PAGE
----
As Inman’s journey progresses, numbers and patterns arise with increasingly frequency within the text, and take on a mysterious significance. For example, an important pattern becomes evident as Inman finds himself noting the “pool of shadow” in a woman’s lap above her splayed legs, revealed as she sits in the fork of a road. The junction of the road is echoed by the woman’s posture, and both underscore the sense of partition and direction that guides Inman’s journey. He knows that he cannot stay where he is, in a shady no-man’s land, but must venture ahead one way or the other.
The crow motif reappears when a bird drops dead out of the sky in front of Inman, and a second time when three crows wait for catfish remains. Just as Inman’s conscience weighs heavily with him, images of birds also overshadow the text. The crows echo the buzzards that feed off the caged and helpless slave girl in Odell’s tale. The presence of the crows helps develop a theme of predation and threat as Inman becomes increasingly unsure of what to do in the face of cryptic and foreboding natural signs.
Inman’s new insecurity is connected in part with the reckless preacher, who adds to the burdens Inman seems destined to bear. Veasey’s reintroduction from the chapter “like any other thing, a gift” bridges Inman’s past and present, suggesting that Inman distances himself from his past. Inman is obliged to intervene twice—at the store and at the inn—to save the preacher’s life. Until Veasey’s death, Frazier develops Veasey as a foil to Inman. For example, Veasey is someone who professes to have faith but really lusts after his own ends, while Inman consults his conscience before committing an immoral act. While the preacher is a self-serving individualist, Inman’s conscience troubles him enough that he leaves money to pay for the laundry-woman’s lunch. Also, Inman’s alert but dispassionate response to violence is contrasted with the preacher’s foolhardy, gun-toting bravado. In every respect, the travelers stand as a pair of opposites, echoing Ada and Ruby’s contrasting relationship.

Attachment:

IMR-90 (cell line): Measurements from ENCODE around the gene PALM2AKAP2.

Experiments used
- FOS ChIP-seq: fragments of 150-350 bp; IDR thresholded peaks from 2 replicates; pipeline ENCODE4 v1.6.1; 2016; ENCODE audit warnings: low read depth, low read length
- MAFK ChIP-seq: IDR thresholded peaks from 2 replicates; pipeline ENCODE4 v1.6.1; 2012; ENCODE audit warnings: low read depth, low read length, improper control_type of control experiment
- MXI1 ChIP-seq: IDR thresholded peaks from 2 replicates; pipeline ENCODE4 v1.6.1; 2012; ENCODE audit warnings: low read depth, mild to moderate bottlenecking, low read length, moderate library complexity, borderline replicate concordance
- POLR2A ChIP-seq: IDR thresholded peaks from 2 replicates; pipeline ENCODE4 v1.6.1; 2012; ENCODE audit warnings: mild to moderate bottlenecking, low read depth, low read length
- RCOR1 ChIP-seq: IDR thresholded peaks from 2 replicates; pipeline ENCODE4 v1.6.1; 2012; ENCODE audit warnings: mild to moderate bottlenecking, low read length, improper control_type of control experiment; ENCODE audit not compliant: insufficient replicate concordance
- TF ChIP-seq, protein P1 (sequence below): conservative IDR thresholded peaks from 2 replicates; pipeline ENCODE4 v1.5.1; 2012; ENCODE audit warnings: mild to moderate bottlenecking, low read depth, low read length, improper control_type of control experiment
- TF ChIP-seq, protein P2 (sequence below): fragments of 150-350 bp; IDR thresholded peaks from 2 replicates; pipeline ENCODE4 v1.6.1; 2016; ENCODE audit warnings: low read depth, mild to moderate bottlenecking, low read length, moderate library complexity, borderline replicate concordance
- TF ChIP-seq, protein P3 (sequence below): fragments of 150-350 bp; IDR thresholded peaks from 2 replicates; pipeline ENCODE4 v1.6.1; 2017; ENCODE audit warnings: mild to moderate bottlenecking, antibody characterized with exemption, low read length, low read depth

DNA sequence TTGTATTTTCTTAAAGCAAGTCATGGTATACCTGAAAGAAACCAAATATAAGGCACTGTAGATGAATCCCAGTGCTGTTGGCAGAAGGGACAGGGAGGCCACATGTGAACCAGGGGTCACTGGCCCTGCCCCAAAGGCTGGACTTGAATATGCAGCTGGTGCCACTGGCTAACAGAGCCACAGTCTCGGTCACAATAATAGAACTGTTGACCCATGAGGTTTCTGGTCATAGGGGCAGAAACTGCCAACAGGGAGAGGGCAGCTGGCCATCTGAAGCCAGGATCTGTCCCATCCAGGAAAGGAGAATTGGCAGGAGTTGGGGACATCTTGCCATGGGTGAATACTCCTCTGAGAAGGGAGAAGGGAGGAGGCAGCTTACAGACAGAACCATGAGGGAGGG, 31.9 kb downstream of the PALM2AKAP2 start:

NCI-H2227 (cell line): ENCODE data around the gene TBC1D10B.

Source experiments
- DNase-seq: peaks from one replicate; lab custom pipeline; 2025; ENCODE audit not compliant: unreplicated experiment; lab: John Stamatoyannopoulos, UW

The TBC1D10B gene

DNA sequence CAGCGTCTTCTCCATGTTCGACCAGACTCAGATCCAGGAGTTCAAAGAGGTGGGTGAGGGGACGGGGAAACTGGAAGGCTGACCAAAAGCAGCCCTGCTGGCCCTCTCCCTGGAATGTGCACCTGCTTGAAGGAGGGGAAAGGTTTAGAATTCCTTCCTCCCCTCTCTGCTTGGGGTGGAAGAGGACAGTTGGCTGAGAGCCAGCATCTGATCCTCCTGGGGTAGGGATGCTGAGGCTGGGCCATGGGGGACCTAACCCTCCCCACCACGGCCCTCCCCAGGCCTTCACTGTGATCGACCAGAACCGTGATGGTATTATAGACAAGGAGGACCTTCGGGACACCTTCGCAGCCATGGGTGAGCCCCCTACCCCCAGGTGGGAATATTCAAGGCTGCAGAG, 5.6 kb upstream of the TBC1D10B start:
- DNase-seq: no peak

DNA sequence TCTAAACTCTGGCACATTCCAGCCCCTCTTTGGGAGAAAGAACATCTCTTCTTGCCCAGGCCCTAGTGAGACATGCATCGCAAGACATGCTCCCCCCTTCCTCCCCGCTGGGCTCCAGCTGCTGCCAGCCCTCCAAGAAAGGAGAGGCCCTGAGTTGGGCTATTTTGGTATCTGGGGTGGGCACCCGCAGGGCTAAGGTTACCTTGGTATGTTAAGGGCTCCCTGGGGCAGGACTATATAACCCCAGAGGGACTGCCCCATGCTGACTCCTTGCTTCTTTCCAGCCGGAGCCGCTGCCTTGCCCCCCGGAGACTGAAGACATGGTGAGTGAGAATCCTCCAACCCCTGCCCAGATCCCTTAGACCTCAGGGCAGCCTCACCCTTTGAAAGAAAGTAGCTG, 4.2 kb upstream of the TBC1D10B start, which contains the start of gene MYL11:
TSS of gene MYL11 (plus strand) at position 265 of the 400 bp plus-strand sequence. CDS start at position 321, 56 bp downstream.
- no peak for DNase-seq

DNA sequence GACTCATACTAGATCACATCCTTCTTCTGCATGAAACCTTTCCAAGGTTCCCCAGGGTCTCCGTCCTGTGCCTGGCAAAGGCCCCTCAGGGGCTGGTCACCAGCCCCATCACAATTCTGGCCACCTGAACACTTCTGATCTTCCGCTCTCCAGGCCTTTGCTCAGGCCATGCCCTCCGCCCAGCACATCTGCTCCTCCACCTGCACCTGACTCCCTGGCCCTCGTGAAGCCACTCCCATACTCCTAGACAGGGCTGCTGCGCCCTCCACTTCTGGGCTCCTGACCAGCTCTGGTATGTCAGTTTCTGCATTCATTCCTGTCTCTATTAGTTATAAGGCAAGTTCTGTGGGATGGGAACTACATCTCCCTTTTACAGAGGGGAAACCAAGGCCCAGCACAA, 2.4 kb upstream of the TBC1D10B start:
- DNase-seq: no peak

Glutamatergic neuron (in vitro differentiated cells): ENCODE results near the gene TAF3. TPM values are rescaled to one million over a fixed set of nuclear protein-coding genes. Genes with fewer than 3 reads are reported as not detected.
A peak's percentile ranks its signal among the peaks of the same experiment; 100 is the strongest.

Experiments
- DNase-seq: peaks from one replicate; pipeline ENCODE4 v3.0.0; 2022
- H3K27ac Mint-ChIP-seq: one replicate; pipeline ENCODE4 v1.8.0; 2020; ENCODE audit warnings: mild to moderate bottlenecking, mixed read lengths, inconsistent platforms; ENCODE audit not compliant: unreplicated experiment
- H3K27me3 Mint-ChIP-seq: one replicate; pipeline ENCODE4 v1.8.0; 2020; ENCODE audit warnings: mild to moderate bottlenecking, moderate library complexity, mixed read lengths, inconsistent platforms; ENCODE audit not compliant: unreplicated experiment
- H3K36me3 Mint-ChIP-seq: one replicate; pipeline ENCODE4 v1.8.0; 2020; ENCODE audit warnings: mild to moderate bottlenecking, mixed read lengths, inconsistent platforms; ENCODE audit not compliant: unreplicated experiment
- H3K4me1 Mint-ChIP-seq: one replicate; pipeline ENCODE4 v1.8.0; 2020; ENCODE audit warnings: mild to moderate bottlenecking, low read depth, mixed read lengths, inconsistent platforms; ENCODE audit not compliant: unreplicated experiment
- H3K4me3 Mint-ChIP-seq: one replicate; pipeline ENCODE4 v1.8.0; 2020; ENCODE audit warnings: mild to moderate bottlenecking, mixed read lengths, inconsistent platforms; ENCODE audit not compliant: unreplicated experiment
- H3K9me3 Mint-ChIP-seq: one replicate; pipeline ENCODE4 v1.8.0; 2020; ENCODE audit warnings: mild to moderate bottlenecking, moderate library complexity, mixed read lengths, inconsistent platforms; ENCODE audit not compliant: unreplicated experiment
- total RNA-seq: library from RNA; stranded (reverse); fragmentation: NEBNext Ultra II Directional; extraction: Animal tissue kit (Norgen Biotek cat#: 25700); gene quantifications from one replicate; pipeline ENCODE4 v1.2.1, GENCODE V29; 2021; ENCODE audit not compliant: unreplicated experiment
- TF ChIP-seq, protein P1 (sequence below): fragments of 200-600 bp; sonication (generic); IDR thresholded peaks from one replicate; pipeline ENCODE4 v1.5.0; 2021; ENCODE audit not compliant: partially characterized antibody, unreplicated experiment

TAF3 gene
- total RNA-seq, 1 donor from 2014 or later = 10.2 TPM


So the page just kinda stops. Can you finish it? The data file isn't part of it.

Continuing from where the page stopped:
However, the author shows that Inman and Veasey share a similar hunger for spiritual salvation and contentment. This chapter strengthens the link between spiritual succor and physical nourishment. Both Inman and Veasey seek a more profound sustenance than that which food can provide. Hunger represents their need for absolution from past sins, and even the food they eat seems tainted. Their foraged honey is “toughened up” and black in color, and they find a blackbird and a hammer in the catfish’s belly. Also, both characters desire to escape the hardship of their lives. While Inman becomes introspective and internalizes his fears, Veasey talks “on and on” by the river and sates his sexual desires with Big Tildy.
Frazier begins to explore the motif of narration, or the telling of tales, which weaves itself throughout this episodic novel. The author uses Odell’s story to reinforce the fact that tragedies occur and lives go on independently of the Civil War, even if Inman personally has been shattered by his military experience. Frazier sets his characters against the backdrop of the Civil War, but ultimately Cold Mountain is a novel about people and landscape, rather than war or one historical event.